Mauro is Fellow of the British Pharmacological Society (FBPhS, 2004), of the Academia Europea (2010) and of the Brazilian Academy of Sciences (2015).
His group, over the years, has pioneered the concept that acute inflammation resolves, naturally, by the engagement of endogenous mediators that activate a series of non-redundant processes (inhibition of immune cell trafficking, efferocytosis, tissue repair) typical of what they now call the Resolution of Inflammation. When resolution is not properly it contributes to chronic inflammatory diseases. They study the pathophysiology of some pro-resolving pathways (eg. Annexin A1 and its peptides, Melanocortins, omega-3 derived bioactive lipid mediators) and aim to identify novel receptors amenable for the development of innovative anti-inflammatory therapeutics. A current focus is on pro-resolving GPCRs, such as formyl peptide receptors and melanocortin receptors, aiming to guide the development of novel therapeutic approaches with the establishment of Resolution Pharmacology (see recent reviews):
Molecular pharmacology and cell biology protocols are complemented by integrated biology models (intravital microscopy for vascular responses, peritonitis, paw oedema, airpouch) including models of disease (arthritis, myocardial infarct and stroke). Each project is different in its practicality since it is the scientific question that drives the experimental protocols to be applied or developed, hence creativity is a must!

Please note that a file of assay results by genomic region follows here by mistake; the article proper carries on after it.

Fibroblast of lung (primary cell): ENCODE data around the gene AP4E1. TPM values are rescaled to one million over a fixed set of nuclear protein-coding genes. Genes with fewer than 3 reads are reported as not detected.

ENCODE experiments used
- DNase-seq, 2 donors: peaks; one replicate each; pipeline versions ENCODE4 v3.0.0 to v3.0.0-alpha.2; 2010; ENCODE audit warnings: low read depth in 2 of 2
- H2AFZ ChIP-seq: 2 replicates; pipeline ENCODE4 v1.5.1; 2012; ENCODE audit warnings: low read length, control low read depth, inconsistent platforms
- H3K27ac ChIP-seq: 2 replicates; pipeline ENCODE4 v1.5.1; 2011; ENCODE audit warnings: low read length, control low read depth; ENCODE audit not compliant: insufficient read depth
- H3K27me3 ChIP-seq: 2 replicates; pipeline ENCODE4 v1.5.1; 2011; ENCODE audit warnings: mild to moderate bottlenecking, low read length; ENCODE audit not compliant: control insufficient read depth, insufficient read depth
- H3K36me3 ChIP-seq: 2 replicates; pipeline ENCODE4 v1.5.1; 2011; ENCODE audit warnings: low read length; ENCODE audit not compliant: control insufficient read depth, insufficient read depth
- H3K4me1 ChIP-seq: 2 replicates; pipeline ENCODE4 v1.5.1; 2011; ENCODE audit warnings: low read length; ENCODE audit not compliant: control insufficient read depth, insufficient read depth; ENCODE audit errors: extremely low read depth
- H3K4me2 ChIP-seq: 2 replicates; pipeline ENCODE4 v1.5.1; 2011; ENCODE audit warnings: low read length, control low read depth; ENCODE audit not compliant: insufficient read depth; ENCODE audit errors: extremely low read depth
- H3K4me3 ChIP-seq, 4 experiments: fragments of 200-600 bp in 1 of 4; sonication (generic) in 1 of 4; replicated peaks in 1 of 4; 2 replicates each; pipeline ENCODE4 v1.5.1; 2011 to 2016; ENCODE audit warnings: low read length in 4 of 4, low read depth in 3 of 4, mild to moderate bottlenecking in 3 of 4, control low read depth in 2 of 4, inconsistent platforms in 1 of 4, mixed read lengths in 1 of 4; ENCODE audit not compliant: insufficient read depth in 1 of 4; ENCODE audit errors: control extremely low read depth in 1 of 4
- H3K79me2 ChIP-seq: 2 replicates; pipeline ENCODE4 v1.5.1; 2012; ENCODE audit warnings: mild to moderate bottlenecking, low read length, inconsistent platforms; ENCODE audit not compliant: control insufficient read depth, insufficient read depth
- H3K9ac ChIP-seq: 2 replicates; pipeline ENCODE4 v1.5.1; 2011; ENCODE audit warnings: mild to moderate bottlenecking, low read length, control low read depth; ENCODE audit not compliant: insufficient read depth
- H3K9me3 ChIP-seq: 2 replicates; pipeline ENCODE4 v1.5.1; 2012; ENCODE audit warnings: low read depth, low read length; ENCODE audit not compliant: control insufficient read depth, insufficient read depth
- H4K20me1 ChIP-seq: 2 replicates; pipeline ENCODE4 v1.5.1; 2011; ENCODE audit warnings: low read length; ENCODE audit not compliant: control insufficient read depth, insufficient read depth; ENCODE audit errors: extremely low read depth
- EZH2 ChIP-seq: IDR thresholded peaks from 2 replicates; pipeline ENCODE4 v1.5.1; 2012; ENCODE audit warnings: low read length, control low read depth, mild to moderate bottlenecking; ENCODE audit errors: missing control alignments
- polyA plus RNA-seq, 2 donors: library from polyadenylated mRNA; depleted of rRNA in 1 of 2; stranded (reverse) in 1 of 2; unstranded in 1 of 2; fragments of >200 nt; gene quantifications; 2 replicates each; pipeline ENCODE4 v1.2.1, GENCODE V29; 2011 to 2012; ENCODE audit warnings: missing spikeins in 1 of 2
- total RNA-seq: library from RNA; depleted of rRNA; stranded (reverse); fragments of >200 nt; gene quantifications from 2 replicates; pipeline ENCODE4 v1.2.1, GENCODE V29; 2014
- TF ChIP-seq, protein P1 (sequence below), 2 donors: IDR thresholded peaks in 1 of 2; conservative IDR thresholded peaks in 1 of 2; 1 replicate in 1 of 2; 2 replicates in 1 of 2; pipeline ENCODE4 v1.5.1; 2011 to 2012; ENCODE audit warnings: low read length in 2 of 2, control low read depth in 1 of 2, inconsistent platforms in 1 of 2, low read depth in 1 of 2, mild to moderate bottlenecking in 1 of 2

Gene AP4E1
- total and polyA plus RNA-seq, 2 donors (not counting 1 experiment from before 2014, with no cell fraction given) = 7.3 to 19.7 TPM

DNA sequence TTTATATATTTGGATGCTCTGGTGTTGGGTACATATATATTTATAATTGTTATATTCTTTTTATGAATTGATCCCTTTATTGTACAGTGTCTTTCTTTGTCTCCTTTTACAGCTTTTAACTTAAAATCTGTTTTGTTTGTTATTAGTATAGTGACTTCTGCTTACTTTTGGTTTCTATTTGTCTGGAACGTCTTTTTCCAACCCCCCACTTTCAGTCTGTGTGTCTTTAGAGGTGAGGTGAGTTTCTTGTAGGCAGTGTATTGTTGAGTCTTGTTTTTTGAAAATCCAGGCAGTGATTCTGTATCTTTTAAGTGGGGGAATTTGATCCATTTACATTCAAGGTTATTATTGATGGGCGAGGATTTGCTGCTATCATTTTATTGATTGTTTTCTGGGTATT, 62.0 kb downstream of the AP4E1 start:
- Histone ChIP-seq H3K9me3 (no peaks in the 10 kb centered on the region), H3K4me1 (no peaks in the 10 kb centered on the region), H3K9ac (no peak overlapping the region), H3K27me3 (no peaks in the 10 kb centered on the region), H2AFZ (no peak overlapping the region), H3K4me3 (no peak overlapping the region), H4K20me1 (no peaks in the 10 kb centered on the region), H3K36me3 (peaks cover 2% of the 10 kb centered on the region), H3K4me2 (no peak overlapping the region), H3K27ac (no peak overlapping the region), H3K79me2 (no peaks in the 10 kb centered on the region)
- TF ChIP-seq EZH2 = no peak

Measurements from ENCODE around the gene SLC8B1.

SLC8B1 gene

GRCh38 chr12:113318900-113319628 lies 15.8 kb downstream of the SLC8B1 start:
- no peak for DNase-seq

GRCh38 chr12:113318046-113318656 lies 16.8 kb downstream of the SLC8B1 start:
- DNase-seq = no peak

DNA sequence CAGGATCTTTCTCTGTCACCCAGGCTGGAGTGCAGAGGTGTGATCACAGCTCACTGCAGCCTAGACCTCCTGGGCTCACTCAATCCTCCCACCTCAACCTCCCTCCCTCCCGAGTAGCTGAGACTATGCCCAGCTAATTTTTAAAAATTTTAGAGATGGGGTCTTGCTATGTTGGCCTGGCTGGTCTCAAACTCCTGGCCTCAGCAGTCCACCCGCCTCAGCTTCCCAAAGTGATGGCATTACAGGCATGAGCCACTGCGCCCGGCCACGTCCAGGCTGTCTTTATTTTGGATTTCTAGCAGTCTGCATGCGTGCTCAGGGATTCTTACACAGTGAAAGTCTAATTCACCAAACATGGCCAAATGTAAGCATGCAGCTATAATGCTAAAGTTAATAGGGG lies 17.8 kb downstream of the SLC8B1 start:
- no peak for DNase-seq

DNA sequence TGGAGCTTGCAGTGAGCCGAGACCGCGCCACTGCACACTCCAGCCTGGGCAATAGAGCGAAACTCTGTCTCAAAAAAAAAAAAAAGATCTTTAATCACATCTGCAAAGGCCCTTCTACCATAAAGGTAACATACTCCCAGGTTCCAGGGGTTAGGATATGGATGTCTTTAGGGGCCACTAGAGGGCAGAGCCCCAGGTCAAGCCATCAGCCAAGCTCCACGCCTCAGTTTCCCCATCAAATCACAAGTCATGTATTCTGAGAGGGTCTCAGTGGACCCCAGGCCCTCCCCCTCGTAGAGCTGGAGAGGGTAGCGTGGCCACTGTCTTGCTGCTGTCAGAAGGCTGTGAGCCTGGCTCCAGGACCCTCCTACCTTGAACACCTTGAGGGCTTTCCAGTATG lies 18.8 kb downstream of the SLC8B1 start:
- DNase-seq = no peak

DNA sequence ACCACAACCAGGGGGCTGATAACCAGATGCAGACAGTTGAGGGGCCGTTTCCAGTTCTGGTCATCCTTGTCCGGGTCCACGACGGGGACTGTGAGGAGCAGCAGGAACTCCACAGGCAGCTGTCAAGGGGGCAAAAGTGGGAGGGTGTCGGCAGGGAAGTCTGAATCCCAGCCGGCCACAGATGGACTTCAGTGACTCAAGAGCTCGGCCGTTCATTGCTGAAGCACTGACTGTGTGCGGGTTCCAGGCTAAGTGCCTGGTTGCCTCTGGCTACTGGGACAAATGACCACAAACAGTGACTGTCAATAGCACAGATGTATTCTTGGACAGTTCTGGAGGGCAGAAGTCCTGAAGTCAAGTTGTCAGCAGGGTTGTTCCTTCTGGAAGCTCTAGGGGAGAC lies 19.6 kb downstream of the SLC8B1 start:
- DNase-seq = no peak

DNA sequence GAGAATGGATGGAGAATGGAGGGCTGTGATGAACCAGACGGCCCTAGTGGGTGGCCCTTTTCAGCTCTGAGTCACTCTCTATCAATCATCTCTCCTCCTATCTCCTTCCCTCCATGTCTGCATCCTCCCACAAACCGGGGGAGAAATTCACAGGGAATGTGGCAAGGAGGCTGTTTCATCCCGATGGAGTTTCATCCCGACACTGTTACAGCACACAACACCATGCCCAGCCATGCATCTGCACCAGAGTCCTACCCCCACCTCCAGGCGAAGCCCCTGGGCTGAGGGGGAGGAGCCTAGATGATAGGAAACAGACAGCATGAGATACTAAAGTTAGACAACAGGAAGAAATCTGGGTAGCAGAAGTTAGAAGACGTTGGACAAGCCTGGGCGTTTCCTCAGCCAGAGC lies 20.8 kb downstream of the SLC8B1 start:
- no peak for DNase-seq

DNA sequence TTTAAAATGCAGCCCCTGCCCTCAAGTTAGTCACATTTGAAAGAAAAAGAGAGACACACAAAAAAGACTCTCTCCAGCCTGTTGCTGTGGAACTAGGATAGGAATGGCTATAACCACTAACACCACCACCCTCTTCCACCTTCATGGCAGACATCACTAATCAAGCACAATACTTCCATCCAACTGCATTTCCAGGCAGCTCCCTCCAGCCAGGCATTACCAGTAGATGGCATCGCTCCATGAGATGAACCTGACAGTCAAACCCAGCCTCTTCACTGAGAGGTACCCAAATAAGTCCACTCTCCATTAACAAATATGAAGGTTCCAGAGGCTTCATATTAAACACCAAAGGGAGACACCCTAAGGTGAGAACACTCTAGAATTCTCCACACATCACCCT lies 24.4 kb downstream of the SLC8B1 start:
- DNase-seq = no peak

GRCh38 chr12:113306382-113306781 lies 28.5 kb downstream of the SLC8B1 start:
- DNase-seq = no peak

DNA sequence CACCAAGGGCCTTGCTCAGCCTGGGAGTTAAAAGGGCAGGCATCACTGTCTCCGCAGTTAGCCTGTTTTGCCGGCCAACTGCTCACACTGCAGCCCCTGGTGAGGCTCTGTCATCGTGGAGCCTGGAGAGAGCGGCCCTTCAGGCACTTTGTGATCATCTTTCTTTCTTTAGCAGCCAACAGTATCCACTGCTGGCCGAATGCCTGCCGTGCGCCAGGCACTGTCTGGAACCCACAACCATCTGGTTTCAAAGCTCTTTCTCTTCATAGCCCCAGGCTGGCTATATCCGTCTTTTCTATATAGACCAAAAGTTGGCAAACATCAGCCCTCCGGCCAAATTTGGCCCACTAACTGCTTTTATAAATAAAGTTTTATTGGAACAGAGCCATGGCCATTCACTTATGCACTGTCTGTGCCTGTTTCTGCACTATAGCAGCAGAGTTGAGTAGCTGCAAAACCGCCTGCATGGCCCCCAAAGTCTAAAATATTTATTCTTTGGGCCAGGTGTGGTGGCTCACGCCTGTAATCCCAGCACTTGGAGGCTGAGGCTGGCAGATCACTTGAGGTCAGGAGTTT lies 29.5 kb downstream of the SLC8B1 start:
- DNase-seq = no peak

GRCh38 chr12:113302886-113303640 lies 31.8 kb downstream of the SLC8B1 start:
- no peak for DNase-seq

They are acutely aware of the importance to assess the relevance of our research in clinical settings, as this would accelerate the development of innovative therapeutics modelled on resolution; currently, the focus is on rheumatology, cardiac surgery, sepsis and vasculitides.
Expression of the pro-resolving receptor FPR2 (a GPCR that transduces the actions of AnnexinA1 and Lipxin A4) as revealed by Green Fluorescence Protein detection, using a unique mouse colony engineered with this reporter under FPR2 promoter (funded by The Wellcome Trust).
Microcapsules (MC; green) can be used to deliver biologically active molecules to modulate the interaction between human leukocytes and the endothelium. (Collaboration with Prof Sukhorukov, QMUL).